This all-Belgian brewery in Torrance was one of the first places on the West Coast to kick off the hazy/juicy IPA craze, with every brewery from here to Seattle following suit. And while the lines for their fantastic limited-release beers aren't as long as they used to be (no more camping overnight), their barebone industrial taproom with a dog- and kid-friendly patio is still a pleasant place to hang out with a small-batch IPA or Belgian tripel. Expect a rotating roster of food trucks in the evening, and a large selection of cans available to-go.

If you think you took a wrong turn and ended up in a warehouse yard, you’re at the right place. Boomtown Brewing is the most fun thing happening on this extra-industrial block of the Arts District, and somewhere you can fit a lot of people on a weekend afternoon. Between an alleyway and two giant warehouses, there’s plenty of seating. Expect nearly 20 beers on the menu including crisp rice lagers, fruity sours, and a tasty California IPA humorously called the Nose Job. You’ll also usually find some kind of entertainment happening at any given time, from ping pong to pool to the occasional live DJ set.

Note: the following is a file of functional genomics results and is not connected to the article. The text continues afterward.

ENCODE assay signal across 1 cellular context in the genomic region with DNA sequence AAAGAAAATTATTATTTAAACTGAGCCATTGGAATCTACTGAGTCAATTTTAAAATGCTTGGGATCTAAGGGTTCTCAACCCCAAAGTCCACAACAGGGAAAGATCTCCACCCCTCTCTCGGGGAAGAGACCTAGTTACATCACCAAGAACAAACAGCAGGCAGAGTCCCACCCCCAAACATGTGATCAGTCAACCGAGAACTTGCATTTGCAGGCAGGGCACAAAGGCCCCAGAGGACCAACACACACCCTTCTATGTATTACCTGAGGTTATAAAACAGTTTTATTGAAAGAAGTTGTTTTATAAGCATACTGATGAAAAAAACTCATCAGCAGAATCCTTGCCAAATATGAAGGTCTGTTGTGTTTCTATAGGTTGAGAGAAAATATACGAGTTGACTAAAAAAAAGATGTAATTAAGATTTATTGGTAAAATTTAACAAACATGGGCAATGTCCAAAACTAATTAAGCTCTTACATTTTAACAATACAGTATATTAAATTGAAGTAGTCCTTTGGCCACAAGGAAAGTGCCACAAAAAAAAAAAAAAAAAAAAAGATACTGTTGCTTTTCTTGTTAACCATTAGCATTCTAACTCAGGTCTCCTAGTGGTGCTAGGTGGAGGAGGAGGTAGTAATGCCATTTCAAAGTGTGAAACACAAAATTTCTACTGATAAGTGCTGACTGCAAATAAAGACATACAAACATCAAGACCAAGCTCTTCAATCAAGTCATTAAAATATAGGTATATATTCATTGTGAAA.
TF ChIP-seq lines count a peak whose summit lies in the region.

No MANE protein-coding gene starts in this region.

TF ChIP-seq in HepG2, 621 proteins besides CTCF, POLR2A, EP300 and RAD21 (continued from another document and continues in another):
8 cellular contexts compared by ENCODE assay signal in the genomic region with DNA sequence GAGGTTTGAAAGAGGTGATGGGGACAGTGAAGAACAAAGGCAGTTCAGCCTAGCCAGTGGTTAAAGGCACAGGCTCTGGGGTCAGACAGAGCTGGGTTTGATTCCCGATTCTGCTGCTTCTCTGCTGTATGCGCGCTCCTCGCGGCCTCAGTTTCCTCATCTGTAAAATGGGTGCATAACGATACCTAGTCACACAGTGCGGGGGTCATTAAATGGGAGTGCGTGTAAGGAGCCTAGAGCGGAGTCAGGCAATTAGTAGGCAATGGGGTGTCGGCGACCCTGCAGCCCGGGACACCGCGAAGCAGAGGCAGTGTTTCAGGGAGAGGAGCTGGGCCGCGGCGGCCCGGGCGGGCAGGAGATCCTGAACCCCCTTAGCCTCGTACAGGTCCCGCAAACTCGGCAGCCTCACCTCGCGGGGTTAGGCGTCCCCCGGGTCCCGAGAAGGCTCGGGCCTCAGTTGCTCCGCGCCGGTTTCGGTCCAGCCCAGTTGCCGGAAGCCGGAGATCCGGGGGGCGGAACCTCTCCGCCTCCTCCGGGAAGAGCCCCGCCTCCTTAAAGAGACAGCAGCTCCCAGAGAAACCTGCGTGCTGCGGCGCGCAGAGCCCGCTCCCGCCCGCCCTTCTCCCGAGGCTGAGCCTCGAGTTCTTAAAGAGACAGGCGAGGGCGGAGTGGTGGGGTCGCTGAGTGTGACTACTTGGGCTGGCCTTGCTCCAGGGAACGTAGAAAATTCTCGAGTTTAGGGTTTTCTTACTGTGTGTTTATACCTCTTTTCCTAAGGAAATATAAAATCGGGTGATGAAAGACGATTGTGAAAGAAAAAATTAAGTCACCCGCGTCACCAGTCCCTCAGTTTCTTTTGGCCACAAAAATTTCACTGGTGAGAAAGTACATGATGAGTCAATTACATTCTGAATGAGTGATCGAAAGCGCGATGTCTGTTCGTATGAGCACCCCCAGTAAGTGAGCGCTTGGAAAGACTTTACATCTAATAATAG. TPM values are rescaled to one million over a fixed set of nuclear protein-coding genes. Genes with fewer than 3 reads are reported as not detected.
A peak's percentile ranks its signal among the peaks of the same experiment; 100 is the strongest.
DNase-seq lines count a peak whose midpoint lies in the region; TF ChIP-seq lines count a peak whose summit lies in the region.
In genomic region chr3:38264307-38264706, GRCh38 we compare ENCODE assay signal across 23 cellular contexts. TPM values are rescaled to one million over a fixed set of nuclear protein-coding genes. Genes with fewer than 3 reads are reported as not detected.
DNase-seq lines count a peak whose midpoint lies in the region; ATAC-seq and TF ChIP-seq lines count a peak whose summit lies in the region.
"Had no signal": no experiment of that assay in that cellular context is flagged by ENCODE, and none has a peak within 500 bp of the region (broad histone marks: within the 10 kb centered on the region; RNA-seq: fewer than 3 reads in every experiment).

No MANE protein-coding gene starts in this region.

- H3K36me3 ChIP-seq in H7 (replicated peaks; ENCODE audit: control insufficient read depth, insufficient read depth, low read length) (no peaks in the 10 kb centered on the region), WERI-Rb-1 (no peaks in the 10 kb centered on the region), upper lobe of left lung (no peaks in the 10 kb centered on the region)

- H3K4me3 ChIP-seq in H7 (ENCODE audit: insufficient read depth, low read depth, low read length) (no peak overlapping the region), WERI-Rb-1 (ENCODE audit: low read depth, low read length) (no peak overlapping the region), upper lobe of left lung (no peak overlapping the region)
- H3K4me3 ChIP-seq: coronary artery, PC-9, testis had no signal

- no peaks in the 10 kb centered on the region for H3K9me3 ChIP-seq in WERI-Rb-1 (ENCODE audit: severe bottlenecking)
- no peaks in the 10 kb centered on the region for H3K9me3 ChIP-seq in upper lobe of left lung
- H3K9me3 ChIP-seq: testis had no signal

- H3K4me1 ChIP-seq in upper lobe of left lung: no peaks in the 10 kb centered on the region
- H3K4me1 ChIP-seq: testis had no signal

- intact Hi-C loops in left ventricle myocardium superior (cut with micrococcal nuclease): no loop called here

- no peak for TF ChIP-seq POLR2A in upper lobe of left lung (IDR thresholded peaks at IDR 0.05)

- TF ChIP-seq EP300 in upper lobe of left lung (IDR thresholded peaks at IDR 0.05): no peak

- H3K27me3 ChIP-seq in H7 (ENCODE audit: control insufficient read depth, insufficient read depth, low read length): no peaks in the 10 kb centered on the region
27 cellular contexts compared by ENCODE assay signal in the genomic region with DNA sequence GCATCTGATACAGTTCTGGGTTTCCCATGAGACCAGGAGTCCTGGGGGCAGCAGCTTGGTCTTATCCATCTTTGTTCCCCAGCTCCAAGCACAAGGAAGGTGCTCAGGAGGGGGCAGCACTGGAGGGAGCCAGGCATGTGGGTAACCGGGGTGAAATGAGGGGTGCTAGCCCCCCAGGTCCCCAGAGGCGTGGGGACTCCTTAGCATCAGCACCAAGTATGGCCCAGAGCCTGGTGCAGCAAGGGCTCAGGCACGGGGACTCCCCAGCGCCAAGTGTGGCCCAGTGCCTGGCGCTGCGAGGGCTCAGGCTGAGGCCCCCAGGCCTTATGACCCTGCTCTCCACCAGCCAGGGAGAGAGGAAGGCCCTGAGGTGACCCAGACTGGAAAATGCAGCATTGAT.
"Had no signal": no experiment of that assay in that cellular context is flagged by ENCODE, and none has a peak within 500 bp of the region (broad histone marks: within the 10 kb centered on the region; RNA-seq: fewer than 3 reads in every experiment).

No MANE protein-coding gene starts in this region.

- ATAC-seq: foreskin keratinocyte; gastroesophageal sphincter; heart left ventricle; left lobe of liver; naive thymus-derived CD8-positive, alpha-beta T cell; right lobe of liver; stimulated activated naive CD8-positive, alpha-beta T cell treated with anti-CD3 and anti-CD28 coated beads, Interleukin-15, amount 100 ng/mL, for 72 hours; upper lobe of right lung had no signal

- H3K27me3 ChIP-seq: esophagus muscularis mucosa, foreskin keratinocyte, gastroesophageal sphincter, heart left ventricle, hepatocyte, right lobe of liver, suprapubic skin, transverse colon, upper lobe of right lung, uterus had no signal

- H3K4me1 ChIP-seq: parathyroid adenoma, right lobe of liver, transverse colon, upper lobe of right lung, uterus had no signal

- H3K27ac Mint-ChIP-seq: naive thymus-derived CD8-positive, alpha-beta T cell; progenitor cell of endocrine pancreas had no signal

Paperback Brewing has very good beer, especially if you’re a hazy IPA connoisseur, but the biggest reason we love this Glendale brewery is its space. Located in an old 1940s-era airplane hangar, drinking at Paperback feels like you’re in line for Soarin’ Around The World at California Adventure, except the only ride here is sitting and relaxing for a few hours. Even during peak weekend hours, you’ll always be able to find an open table, and when you get hungry, you’ll find a food truck or two parked out front. 

Hold up, there’s a British-style brewery in Van Nuys? And it’s amazing? Yes and yes. This indoor-outdoor taproom in an industrial section of the Valley is less "dark and cozy pub" and more "low-key loading dock with brewing equipment" but we love that there are lots of tables, lots of dart boards, and a welcoming crowd of locals. The beers here are brewed and poured in cask, which means robust flavors and little-to-no carbonation (it's a little odd to get used to, but quite tasty). For food options, expect a rotating cast of food trucks.